During the Emergency and afterwards, he would support the Janata Party formation and would lament its subsequent collapse.
Through the Emergency, he had the courage to leave 'censored' portions of Thuglaq blackened out, without being plaint and submissive -- a rare quality that newspaper establishments, barring a handful, failed to display.
The courage went a little farther when he launched an English magazine to take on the Emergency rulers, but Pickwick did not take off.
It was too early for its times and much of the content seemed to have been thought of in Tamil and written in English.
To Cho, 'balanced journalism' did not mean equitable magazine space for all political players he was writing about.
He was convinced that it only meant that supporting the just, though 'just' in this case came in relative terms.
For all this, however, Cho was not without his share of fault lines.
His initiatal appreciation of political leaders often began with a personal relationship and assessment, going beyond the policies and performance in government.
It was thus that to him up to a point, Jayalalithaa could do no wrong -- or, at least, she could not be as wrongful as Karunanidhi.
It was MGR to him, before Jayalalalithaa.
It was so with the likes of Morarji Desai, Chandra Sekhar, L K Advani and Narendra Modi.
While not holding back on his praise for those that he admired and supported in politics at a personal level, Cho did not stop from criticising their government's policies from time to time, again in his inimitable style.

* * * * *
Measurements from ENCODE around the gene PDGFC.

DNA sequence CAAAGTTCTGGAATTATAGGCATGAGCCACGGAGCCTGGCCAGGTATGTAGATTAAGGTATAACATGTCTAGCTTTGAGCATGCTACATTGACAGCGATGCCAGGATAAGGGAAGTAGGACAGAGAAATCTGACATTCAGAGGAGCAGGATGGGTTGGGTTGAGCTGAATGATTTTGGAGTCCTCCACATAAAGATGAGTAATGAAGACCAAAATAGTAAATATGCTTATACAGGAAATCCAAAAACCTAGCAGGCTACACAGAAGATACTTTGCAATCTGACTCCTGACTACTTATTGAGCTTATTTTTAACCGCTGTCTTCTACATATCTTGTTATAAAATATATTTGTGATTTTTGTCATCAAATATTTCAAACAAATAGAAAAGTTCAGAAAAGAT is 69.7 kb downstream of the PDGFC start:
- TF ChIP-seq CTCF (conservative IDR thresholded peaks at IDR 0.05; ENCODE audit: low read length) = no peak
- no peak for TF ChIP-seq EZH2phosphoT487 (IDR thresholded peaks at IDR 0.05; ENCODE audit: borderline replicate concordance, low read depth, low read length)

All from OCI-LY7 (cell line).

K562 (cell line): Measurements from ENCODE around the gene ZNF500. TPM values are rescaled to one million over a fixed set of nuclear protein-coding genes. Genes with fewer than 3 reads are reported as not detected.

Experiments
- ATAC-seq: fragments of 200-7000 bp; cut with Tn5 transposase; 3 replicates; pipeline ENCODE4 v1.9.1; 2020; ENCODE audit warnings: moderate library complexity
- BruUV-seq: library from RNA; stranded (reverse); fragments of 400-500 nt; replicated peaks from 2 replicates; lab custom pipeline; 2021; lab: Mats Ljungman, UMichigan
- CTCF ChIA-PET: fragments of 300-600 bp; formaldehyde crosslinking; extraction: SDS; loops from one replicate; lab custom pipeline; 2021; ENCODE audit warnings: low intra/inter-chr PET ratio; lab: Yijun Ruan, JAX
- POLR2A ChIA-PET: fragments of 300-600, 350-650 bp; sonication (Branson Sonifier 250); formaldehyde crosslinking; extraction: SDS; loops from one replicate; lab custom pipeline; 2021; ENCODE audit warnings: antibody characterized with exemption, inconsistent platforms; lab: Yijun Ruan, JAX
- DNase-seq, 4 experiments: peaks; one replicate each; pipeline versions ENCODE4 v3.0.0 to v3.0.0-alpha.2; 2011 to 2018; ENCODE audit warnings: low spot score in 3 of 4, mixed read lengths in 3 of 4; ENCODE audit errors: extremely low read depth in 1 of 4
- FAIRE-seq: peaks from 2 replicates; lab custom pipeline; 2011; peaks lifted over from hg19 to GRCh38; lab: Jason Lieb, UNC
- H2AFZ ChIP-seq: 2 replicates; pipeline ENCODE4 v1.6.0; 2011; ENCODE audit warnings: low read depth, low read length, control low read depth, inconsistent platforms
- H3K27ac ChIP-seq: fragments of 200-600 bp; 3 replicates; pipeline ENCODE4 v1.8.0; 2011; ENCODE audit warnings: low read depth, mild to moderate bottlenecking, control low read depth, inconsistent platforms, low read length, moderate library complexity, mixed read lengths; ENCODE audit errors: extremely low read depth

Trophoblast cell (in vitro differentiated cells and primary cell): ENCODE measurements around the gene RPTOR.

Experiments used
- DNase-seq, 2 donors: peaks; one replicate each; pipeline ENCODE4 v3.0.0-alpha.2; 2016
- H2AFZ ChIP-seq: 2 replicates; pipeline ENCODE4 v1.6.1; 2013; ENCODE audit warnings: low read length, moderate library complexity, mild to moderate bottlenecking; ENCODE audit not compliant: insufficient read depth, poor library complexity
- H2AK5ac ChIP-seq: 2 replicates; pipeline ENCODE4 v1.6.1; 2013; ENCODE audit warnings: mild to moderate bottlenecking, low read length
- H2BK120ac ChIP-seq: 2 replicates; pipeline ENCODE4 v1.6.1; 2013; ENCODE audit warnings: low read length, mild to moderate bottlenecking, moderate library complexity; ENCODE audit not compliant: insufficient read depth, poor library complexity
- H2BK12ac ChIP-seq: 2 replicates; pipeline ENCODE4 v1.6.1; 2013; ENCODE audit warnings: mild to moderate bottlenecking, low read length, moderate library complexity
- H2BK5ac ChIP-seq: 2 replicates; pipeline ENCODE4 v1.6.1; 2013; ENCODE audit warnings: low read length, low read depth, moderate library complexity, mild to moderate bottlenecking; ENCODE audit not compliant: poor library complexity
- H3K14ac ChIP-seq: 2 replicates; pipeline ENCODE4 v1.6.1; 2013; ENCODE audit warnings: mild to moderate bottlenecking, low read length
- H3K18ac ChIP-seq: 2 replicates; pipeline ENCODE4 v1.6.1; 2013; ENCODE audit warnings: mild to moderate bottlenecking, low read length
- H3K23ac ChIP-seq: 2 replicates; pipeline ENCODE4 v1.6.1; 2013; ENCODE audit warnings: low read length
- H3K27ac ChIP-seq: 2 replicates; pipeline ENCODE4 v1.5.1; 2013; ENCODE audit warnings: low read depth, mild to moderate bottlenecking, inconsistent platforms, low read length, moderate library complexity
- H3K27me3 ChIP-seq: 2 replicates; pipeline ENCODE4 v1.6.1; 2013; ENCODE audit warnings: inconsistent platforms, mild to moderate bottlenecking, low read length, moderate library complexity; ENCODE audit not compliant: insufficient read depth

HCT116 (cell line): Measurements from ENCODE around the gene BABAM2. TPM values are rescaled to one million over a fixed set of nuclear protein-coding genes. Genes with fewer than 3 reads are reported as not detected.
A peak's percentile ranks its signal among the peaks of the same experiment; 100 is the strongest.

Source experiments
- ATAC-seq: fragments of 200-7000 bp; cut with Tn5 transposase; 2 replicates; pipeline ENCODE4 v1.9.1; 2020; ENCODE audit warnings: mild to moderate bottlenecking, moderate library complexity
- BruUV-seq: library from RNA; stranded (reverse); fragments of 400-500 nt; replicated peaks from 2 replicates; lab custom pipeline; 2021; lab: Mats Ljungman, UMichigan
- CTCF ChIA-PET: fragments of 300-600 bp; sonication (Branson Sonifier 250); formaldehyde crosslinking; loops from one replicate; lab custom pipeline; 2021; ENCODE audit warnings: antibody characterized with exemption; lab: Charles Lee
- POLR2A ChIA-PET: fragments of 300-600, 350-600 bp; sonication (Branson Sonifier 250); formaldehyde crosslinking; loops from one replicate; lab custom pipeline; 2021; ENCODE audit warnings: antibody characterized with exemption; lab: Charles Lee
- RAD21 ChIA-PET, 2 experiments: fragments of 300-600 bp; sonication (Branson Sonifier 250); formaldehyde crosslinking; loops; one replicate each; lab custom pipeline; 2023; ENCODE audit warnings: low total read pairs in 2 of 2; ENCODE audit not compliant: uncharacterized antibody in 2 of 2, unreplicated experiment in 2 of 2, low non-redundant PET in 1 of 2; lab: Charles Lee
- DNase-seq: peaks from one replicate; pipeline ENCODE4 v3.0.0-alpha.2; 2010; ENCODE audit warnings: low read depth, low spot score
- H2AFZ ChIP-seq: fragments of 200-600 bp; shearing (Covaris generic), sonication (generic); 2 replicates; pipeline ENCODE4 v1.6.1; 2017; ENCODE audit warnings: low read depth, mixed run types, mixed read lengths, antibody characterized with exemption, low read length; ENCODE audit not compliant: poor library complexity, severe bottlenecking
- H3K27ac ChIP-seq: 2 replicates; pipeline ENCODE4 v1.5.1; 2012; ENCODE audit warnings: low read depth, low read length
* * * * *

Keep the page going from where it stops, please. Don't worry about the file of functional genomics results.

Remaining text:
It also meant that his interpretation of political situations and support for causes derived more from sympathy and empathy for personalities.
So did his criticism on issues, up to a point and often after a point.
Yet, he maintained good and cordial relations with one and all and earned the praise and respect of even his worst critics, starting with Karunanidhi.
GenX may not have known him as much, yet in his time, Cho set the standards for impartial journalism, and more so for investigative journalism -- which has remained the hallmark of Thuglak magazine even when failing health kept him away from its columns intermittently.
His supporters, sympathisers and followers could well cherish his memory through those columns, which may not be the same as it was when Cho was around, yet continue to innovate and readjust itself to the changing face of Tamil journalism, but without compromising on the basics.
N Sathiya Moorthy, veteran journalist and political analyst, is Director of the Observer Research Foundation, Chennai Chapter.